NFTs are set to be one of 2021’s hottest digital trends. They have taken the art world by storm and are quickly moving into new territory with fashion brands climbing on board and even architects making digital sales.

What are NFTs?

NFTs are unique digital tokens (NFT stands from non-fungible token). This means the goods are one-of-a-kind digital assets and the NFTs serve as a digital certificate of ownership. NFTs use blockchain technology which means a digital ledger is created – maintained by thousands of computers around the world. This record of who owns the work therefore cannot be forged.

Unique material goods have value as they can’t be exactly replicated (take a famous painting for example) but with digital work this value has been harder to create and define because perfect duplicates of the file can be easily and endlessly created. With NFTs, a file can still be copied but there now exists an inviolable record of who actually owns the original work. Those promoting NFTs say that this allows for the better valuation of digital work as collectibles.

Can they make real money?

The most headline-grabbing sales of this year include Nyan cat – a remastered version of a 2011 iconic internet meme of a flying cat - selling for more than $500,000 in February. Christie’s auction house also hosted its first digital-only art auction with American graphic designer, Beeple and the final sale price was over $69M. 22 million people also tuned into the last minute of the livestream.
These astronomical figures are raising eyebrows around the world with even Beeple commenting: “I actually do think there will be a bubble, to be quite honest. And I think we could be in that bubble right now”.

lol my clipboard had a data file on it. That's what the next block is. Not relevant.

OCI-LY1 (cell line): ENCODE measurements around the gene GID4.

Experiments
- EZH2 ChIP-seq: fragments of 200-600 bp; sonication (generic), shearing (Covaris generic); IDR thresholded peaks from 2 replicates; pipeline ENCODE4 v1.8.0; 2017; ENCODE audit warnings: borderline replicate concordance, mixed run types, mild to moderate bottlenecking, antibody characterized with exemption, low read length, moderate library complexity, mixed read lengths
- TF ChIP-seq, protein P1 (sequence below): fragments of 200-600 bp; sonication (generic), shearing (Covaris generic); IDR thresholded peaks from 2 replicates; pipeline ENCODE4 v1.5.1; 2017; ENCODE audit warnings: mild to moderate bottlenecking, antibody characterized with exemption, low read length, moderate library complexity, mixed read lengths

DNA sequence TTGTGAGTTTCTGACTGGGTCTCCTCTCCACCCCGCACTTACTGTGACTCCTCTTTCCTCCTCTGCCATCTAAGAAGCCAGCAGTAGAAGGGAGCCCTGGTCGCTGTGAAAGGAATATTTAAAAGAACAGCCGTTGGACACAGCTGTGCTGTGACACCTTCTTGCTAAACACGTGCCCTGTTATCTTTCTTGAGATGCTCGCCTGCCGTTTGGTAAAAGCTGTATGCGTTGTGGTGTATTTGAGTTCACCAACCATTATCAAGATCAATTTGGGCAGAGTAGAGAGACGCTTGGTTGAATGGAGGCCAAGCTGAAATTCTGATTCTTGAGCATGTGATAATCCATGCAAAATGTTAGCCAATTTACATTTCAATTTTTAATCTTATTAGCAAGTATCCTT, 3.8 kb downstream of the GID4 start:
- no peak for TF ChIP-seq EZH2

Regardless of boom and bust concerns, luxury fashion is set to step into the tech craze - perhaps seeing it as the next step up from “skins”. Gucci is among big names that have indicated they are working on an NFT offering, perhaps unsurprisingly given the brand’s recent digital experiments. The most famous of these was the launch of $12 virtual sneakers aimed at consumers who can’t afford the real-life version.

Anna Tong of Vogue Business has posed important questions “Will the crypto-wealthy, who are mostly young and male, be interested in luxury fashion NFTs? What would they look like and would buyers get any utility from them?”.

NFT fashion items so far have mainly been art pieces but the race is on to create an experiential consumer experience. Australian start-up Neuno is currently working with major fashion houses to develop a filter where NFT owners can actually wear the digital garments in photos. The race is on, and the message for fashion and tech enthusiasts is stay tuned…

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